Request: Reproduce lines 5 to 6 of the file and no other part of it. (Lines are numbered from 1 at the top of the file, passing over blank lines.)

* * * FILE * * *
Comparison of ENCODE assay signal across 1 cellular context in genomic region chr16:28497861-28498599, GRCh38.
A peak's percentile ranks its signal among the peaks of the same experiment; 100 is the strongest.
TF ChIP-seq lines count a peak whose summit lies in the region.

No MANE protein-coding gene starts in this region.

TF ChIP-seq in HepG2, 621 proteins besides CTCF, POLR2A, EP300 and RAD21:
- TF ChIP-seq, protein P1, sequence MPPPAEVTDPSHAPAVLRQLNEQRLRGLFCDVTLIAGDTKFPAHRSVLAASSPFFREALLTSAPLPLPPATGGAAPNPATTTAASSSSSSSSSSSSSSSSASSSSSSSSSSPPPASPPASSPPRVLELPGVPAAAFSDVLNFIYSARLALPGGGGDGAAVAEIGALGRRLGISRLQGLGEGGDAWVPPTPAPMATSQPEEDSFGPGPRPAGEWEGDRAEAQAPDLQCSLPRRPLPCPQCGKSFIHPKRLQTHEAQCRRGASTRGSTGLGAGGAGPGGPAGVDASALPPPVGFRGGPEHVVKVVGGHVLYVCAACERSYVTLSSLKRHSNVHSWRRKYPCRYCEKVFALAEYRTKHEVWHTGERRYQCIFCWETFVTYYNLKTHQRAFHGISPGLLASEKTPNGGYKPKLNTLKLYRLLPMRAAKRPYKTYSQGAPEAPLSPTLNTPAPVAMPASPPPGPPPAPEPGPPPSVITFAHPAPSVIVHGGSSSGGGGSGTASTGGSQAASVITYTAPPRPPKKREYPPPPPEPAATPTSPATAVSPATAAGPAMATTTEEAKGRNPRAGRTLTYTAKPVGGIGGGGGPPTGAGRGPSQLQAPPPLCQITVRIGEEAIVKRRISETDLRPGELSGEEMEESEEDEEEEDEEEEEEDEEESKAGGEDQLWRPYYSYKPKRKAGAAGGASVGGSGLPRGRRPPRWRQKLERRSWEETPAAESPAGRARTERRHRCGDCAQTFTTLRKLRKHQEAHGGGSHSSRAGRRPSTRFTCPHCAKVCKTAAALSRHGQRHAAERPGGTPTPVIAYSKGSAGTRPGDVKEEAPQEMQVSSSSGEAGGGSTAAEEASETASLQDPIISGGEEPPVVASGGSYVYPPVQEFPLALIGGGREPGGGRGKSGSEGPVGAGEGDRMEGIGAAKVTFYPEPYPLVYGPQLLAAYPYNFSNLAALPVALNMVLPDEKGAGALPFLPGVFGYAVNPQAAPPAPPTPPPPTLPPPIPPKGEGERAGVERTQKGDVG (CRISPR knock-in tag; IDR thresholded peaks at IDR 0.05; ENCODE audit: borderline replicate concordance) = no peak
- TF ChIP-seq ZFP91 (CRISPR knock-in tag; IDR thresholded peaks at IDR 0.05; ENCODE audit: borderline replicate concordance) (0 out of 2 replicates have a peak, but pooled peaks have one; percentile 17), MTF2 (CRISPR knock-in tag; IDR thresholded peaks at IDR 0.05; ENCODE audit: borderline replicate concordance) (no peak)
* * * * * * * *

TF ChIP-seq in HepG2, 621 proteins besides CTCF, POLR2A, EP300 and RAD21:
- TF ChIP-seq, protein P1, sequence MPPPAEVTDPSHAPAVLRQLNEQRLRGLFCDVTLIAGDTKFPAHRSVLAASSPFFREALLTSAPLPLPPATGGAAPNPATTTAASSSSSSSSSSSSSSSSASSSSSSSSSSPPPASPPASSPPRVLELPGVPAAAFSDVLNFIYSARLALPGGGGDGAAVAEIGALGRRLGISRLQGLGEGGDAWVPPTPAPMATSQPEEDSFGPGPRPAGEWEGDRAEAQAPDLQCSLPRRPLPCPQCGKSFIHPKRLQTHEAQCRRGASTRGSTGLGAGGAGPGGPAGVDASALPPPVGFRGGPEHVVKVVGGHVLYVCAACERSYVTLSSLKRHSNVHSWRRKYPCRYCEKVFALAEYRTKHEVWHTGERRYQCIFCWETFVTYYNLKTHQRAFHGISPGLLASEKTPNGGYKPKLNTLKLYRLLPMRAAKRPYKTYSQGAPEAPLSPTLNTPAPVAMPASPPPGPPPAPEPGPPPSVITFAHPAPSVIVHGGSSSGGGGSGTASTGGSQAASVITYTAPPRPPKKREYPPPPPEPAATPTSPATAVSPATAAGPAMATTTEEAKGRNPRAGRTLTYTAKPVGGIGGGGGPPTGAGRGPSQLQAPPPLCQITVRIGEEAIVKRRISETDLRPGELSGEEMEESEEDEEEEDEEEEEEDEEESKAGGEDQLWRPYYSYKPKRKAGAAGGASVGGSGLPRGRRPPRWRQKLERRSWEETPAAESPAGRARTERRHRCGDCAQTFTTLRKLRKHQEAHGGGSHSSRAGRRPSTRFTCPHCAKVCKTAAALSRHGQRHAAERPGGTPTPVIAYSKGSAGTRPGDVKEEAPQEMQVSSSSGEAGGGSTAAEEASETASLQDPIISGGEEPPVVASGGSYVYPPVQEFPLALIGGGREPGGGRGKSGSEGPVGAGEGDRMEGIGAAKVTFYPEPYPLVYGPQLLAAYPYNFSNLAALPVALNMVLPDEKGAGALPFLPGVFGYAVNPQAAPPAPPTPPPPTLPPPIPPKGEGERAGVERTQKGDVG (CRISPR knock-in tag; IDR thresholded peaks at IDR 0.05; ENCODE audit: borderline replicate concordance) = no peak